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Obama? Rule of Law?

Friday, September 4, 2015 12:36
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(Before It's News)

The Obama White House could have stayed out of a local matter, as it often does.

Or it could have just said it believed that local officials were enforcing the law and supported that.

But no. Instead, it offered up a treacly blob of sanctimony to express its commitment to “the rule of law” in supporting the jailing of Kentucky county clerk Kim Davis for her refusal to issue marriage licenses to gay couples.

No matter that flouting the rule of law has been a hallmark of the Obama administration lo these many years.

White House Press Secretary Josh Earnest was asked about the president’s thoughts on the Davis matter.

“I’m obviously limited in what I can say given the ongoing court activity,” Earnest said, which would be news to anyone who followed President Obama’s opining on the Trayvon Martin matter as the investigation was just getting underway.

“I will just say on principle that the success of our democracy depends on the rule of law,” Earnest deadpanned.

“And there is no public official that is above the rule of law. Certainly not the president of the United States. But neither is the Rowan county clerk,” Earnest continued, implying guilt on the part of Davis and obviously feeling suddenly less limited in what he could say.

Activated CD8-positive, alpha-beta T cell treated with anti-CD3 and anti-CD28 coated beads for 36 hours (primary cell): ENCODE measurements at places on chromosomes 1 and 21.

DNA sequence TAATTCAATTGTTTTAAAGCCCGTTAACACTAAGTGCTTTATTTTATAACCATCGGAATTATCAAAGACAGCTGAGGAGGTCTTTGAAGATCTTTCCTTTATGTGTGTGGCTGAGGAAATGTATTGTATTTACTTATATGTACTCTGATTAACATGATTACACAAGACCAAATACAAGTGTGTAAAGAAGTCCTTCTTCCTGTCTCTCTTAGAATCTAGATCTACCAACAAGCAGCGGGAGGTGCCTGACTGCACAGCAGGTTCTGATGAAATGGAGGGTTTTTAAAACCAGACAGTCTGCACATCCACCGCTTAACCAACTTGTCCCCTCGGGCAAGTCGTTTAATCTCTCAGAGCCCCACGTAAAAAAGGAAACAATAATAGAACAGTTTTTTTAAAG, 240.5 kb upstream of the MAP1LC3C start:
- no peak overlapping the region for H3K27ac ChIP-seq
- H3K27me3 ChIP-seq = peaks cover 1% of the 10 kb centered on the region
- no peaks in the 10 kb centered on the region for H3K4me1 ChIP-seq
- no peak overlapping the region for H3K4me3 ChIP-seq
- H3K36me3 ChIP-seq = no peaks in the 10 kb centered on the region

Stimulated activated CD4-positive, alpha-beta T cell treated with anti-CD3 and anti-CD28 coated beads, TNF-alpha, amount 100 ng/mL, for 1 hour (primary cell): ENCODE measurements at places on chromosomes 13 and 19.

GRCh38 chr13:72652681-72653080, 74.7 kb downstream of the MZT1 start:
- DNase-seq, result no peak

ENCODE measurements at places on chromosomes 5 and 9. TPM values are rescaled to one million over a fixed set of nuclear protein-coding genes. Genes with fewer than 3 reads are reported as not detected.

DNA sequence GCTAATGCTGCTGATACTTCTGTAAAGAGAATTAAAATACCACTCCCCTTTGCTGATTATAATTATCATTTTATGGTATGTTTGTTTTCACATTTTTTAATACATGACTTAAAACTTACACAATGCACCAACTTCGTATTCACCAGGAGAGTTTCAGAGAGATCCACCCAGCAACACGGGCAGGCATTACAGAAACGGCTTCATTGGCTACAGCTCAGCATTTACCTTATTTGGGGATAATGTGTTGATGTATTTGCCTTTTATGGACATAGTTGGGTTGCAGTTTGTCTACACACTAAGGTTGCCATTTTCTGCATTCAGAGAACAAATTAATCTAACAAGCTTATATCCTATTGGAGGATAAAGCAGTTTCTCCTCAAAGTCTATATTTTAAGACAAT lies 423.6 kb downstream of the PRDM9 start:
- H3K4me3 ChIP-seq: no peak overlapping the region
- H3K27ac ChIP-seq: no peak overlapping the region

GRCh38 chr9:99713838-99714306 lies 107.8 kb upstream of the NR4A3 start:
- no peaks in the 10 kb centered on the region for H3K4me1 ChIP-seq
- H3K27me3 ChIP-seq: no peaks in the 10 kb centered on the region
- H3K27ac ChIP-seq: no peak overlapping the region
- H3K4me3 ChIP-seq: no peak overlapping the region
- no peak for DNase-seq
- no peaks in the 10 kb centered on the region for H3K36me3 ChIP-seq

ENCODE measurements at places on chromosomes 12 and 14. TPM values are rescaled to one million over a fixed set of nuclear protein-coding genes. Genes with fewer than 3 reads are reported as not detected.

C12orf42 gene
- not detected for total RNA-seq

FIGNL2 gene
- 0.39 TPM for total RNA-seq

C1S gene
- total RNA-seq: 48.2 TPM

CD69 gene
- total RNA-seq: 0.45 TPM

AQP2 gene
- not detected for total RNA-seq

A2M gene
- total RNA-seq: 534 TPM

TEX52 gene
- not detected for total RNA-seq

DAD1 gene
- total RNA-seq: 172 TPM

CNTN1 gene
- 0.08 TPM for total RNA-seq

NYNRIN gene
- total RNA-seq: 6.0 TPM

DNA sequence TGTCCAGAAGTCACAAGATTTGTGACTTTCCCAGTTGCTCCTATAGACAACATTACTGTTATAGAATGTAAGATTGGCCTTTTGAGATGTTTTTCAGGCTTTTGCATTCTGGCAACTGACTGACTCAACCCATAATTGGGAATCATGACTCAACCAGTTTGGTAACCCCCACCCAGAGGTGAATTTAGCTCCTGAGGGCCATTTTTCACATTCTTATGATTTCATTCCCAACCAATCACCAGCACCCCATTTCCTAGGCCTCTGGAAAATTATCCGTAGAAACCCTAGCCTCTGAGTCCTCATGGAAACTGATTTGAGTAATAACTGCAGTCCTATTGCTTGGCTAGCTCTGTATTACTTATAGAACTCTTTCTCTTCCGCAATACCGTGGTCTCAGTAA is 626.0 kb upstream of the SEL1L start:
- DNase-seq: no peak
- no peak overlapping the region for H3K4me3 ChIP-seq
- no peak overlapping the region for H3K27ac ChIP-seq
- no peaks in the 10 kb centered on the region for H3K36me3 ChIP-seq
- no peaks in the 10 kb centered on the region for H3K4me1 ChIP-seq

Related: Kentucky Clerk in Custody

“That’s a principle that is enshrined in our Constitution and in our democracy. And it’s one that obviously the courts are seeking to uphold.”

In case you are getting teary-eyed with patriotic sentimentality at this point, remember that this White House has issued not a peep of concern about that its former secretary of state may have broken federal records keeping and national security laws.

And also . . .

  • that it made recess appointments to the National Labor Relations Board while the Senate was not in recess;
  • that it effectively put an end to the Defense of Marriage Act by simply deciding it wasn’t going to enforce it;
  • and that it tried to enact a wholesale change in immigration laws by refusing to enforce those, too. The matter is now before the courts, which at least temporarily put a stop to it.

The success of our democracy certainly does depend on the rule of law.

Which is why many believe democracy has been imperiled by the Obama administration.


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